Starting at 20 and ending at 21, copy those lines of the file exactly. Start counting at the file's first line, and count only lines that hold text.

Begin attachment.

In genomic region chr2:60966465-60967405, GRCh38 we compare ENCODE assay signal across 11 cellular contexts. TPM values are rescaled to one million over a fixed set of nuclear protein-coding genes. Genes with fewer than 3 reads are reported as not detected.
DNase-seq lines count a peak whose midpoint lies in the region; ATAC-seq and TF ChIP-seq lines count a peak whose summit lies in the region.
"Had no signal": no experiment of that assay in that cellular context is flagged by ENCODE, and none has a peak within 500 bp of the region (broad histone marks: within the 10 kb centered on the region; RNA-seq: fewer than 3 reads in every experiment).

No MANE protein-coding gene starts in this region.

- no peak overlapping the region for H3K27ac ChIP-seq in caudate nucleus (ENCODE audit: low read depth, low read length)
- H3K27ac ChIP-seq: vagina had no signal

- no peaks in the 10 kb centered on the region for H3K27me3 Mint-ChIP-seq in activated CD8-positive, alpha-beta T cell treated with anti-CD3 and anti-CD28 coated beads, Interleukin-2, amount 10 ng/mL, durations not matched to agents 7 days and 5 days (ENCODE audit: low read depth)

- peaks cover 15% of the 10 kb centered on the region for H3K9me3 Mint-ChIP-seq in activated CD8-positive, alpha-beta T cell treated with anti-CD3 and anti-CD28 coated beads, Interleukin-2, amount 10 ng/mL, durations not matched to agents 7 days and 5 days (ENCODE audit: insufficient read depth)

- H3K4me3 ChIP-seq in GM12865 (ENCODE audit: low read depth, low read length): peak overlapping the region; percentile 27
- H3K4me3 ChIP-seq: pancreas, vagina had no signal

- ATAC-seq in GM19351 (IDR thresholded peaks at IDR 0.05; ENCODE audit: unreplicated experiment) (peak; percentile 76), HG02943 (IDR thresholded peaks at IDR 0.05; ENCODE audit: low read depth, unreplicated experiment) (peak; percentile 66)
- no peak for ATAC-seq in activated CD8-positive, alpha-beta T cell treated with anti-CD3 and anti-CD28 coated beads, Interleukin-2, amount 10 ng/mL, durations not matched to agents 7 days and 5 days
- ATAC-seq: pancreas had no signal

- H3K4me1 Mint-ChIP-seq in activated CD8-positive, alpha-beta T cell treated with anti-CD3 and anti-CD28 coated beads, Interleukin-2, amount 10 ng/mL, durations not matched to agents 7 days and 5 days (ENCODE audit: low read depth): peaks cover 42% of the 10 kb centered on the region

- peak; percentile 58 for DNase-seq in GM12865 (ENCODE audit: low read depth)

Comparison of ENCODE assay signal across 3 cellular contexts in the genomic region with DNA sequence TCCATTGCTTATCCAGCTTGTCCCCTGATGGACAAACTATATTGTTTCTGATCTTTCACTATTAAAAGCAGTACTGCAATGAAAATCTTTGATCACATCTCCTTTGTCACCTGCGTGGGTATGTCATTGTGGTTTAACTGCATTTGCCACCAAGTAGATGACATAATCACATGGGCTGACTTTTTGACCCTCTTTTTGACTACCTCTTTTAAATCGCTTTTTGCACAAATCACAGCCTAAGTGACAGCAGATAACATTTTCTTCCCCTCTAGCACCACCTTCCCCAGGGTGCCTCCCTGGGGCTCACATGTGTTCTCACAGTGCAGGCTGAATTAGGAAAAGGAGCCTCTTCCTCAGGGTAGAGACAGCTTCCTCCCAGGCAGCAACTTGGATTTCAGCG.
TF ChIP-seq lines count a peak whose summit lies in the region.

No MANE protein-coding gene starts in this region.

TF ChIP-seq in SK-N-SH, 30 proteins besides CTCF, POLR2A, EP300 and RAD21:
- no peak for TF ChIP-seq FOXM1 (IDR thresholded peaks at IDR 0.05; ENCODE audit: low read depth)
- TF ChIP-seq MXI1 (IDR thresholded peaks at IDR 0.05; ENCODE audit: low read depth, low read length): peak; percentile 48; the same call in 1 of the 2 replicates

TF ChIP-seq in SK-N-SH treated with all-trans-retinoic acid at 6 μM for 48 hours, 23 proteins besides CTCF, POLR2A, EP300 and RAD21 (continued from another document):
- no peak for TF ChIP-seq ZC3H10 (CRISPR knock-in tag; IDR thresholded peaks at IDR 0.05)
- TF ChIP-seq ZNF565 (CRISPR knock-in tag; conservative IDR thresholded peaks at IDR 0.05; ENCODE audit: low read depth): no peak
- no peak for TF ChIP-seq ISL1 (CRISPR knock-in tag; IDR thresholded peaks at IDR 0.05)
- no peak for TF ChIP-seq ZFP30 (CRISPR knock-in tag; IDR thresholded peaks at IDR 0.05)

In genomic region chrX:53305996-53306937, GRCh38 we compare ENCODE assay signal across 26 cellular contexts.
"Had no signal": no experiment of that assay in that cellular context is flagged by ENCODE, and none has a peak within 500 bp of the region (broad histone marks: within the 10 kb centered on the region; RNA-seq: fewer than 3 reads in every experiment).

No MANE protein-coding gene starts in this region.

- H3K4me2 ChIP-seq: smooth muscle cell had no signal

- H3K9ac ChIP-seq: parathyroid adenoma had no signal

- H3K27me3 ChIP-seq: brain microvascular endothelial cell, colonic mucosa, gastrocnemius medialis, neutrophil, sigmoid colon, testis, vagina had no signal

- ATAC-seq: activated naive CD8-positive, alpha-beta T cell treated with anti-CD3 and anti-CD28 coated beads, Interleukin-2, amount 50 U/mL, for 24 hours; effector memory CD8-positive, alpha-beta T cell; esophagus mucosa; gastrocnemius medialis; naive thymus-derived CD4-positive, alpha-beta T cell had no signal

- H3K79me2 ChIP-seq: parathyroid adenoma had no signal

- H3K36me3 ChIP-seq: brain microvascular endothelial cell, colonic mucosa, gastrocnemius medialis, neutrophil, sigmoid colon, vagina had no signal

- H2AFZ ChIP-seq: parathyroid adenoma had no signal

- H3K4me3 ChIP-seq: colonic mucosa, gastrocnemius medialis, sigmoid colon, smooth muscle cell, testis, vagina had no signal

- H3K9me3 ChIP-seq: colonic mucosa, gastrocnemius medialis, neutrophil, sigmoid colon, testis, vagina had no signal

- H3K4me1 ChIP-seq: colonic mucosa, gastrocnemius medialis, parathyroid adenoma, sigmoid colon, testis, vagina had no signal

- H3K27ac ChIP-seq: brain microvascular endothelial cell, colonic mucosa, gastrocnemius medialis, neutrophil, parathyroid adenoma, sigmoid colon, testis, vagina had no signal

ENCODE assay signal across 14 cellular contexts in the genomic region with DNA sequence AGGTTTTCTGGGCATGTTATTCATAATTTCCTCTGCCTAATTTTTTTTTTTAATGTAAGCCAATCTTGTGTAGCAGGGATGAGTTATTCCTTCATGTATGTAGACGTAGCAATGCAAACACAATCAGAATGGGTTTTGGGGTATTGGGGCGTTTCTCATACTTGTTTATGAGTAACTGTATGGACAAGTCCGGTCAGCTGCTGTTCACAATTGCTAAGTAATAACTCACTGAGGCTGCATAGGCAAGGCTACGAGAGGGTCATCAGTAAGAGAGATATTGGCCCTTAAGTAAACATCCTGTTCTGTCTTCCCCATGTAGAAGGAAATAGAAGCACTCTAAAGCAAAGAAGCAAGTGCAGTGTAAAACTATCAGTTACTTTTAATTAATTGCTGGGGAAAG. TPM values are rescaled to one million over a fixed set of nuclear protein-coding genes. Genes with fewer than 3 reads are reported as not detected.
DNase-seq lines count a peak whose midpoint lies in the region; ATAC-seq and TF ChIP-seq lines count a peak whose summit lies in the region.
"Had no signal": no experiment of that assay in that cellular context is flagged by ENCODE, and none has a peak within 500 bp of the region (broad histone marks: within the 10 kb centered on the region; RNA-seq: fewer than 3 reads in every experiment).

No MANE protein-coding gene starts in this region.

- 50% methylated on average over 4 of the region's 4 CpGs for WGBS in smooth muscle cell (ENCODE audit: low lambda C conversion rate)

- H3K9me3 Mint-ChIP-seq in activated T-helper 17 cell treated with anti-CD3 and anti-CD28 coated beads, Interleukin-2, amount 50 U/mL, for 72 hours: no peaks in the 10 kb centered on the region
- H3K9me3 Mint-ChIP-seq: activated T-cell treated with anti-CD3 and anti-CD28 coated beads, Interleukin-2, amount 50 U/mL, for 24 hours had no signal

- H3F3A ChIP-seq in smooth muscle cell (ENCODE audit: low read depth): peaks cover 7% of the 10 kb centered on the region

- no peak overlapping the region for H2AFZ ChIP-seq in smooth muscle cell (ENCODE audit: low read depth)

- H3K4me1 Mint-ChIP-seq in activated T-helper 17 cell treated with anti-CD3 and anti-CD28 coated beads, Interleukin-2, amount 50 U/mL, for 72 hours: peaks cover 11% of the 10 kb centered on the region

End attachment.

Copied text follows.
- no peak for TF ChIP-seq FOXM1 (IDR thresholded peaks at IDR 0.05; ENCODE audit: low read depth)
- TF ChIP-seq MXI1 (IDR thresholded peaks at IDR 0.05; ENCODE audit: low read depth, low read length): peak; percentile 48; the same call in 1 of the 2 replicates